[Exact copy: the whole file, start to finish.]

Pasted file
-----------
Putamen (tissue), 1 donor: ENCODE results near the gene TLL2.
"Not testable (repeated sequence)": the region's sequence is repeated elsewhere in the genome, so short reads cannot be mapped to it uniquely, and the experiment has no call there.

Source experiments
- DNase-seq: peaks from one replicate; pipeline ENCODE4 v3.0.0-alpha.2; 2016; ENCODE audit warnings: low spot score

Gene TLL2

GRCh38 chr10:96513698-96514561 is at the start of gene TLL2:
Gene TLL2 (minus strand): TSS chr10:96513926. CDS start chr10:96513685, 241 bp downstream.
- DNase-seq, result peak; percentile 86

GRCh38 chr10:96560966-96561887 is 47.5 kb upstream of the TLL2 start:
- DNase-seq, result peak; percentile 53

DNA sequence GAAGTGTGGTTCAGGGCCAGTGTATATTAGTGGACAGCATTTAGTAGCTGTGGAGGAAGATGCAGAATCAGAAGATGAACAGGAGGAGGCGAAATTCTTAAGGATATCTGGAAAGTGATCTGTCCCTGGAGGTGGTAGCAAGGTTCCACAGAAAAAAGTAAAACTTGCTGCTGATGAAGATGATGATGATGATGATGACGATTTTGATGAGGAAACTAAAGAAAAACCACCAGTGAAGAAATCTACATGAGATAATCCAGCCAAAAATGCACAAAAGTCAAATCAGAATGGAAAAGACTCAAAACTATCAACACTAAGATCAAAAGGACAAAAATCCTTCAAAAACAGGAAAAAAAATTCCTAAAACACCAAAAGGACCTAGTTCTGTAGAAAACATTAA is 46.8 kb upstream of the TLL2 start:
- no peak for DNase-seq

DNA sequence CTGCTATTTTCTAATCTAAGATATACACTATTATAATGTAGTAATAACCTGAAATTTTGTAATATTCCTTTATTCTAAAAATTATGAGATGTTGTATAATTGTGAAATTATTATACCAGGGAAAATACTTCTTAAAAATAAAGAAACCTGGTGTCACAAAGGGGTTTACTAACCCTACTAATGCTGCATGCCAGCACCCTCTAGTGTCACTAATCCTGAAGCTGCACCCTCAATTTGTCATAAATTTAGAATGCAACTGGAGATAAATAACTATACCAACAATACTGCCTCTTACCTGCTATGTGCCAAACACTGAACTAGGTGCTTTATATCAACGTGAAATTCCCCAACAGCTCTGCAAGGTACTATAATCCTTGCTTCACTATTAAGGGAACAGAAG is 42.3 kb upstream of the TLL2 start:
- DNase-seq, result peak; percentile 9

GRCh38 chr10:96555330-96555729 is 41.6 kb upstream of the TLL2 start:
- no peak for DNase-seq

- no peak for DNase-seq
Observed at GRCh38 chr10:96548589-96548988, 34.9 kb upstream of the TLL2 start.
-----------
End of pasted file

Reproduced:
Putamen (tissue), 1 donor: ENCODE results near the gene TLL2.
"Not testable (repeated sequence)": the region's sequence is repeated elsewhere in the genome, so short reads cannot be mapped to it uniquely, and the experiment has no call there.

Source experiments
- DNase-seq: peaks from one replicate; pipeline ENCODE4 v3.0.0-alpha.2; 2016; ENCODE audit warnings: low spot score

Gene TLL2

GRCh38 chr10:96513698-96514561 is at the start of gene TLL2:
Gene TLL2 (minus strand): TSS chr10:96513926. CDS start chr10:96513685, 241 bp downstream.
- DNase-seq, result peak; percentile 86

GRCh38 chr10:96560966-96561887 is 47.5 kb upstream of the TLL2 start:
- DNase-seq, result peak; percentile 53

DNA sequence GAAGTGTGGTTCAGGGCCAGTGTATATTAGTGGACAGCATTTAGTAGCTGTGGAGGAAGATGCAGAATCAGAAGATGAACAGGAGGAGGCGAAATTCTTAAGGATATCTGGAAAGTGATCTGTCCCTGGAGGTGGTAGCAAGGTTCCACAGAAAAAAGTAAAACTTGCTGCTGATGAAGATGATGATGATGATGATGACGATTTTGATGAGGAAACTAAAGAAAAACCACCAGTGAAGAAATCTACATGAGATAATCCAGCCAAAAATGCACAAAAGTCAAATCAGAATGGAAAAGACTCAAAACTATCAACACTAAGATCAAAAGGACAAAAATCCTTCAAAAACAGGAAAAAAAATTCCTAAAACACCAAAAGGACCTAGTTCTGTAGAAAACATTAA is 46.8 kb upstream of the TLL2 start:
- no peak for DNase-seq

DNA sequence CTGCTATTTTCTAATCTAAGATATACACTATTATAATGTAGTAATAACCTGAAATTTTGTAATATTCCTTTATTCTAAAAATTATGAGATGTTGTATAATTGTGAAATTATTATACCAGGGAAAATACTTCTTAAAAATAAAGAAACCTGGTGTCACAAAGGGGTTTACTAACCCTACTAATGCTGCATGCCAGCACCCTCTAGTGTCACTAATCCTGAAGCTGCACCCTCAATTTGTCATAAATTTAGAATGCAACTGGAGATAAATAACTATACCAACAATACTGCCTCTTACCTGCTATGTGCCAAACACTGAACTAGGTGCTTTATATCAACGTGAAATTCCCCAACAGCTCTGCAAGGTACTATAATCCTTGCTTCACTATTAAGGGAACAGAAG is 42.3 kb upstream of the TLL2 start:
- DNase-seq, result peak; percentile 9

GRCh38 chr10:96555330-96555729 is 41.6 kb upstream of the TLL2 start:
- no peak for DNase-seq

- no peak for DNase-seq
Observed at GRCh38 chr10:96548589-96548988, 34.9 kb upstream of the TLL2 start.